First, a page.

Mrs. De Pater-van der Meer (CDA): I think that the Minister himself will answer this question. I can not say he has not done everything in his power. I'm wondering whether I talk about a hard reality, but if you just browse the Web one night, you can find that all countries in which adoptive occurs have doubts and questions about them, especially from parents who then have renounced their child. If we do not want to have these issues, there is only one option: no more international adoption. So far we have not chosen that. I am now in the tenth dialogue about adoption over the past years, and I have yet to hear anyone in the House be in favor of that. I am not. Therefore I accept that the program is not 100%, and that you have to do your utmost with the Hague treaty countries to get it as good as possible.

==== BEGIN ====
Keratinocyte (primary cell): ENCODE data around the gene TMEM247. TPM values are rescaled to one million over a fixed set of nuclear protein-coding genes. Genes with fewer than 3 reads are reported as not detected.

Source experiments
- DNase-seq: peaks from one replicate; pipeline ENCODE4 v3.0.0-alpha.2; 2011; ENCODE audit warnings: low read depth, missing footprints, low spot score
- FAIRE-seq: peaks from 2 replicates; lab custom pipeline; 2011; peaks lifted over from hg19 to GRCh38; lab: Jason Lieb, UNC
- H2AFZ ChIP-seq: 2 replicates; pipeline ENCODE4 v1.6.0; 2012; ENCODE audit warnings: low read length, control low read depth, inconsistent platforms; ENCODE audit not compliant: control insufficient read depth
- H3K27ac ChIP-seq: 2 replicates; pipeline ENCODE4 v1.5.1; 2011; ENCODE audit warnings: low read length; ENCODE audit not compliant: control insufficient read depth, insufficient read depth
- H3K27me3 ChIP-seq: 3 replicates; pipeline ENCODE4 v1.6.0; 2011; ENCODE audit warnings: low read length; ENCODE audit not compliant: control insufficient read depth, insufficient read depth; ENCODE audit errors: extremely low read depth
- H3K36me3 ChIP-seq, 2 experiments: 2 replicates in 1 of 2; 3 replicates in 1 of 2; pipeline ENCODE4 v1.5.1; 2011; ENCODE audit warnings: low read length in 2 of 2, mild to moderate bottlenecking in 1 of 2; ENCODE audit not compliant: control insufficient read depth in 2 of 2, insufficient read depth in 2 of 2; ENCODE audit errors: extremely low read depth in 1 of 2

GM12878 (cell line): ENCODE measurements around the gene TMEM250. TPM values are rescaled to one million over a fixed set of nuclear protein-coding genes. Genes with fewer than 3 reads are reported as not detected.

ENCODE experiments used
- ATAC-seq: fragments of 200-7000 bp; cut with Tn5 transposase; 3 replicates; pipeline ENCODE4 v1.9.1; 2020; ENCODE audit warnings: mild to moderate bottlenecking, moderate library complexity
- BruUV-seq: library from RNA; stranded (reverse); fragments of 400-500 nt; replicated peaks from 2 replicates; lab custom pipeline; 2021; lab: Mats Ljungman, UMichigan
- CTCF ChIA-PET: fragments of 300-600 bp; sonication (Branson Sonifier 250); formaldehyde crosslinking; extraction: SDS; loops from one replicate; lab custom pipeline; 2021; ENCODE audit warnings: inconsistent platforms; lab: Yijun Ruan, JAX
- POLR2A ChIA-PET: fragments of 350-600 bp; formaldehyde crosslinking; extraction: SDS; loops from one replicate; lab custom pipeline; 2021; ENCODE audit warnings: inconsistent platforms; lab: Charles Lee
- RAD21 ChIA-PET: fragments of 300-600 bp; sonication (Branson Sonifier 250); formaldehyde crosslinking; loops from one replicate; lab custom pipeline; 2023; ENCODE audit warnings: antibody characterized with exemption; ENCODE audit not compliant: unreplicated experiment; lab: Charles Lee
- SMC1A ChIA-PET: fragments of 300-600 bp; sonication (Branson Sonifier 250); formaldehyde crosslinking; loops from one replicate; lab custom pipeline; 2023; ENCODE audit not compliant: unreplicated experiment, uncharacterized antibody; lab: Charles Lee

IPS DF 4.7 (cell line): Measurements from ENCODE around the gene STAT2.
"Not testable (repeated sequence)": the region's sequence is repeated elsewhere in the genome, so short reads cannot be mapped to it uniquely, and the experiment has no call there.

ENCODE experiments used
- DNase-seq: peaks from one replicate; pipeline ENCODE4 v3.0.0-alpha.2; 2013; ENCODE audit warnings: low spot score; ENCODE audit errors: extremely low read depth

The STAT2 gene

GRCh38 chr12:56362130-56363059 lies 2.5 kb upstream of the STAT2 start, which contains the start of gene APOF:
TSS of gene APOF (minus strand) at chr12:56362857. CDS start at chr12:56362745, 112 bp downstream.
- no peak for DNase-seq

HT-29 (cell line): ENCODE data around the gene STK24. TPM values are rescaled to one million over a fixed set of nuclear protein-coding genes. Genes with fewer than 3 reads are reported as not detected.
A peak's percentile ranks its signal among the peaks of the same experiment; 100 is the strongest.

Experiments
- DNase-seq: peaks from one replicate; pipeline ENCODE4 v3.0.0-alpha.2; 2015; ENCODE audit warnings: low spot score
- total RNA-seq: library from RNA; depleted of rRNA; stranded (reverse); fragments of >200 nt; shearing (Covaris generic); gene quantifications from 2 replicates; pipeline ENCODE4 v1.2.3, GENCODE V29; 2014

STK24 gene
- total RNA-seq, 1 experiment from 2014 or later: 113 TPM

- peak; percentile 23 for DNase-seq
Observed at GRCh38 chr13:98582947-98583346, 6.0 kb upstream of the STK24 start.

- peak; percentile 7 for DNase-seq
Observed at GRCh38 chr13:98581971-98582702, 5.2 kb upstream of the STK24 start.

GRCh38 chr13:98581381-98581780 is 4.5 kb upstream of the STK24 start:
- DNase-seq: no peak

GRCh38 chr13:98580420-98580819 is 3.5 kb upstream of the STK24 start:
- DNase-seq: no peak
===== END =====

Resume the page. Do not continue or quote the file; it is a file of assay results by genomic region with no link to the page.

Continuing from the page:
Ms Azough (GL): Is it not crazy that in non-treaty countries, including Ethiopia, there are better opportunities to do a thorough, profound and comprehensive study that we have in treaty countries such as China? There we have to operate in very limited frameworks, taking account of "diplomatic sensitivities".
Mrs. De Pater-van der Meer (CDA): I come back to the consultations that we conducted last summer, when we found that treaty countries should shape their own procedures, since we have to trust those countries. I make no distinction between one country and another's convention, because I have no reason to do that. Ethiopia is not a treaty country. Thus, the receiving country is often bolder in doing its own research, when dealing with non-treaty countries, even stopping adoptions if there are irregularities, because they can not really follow.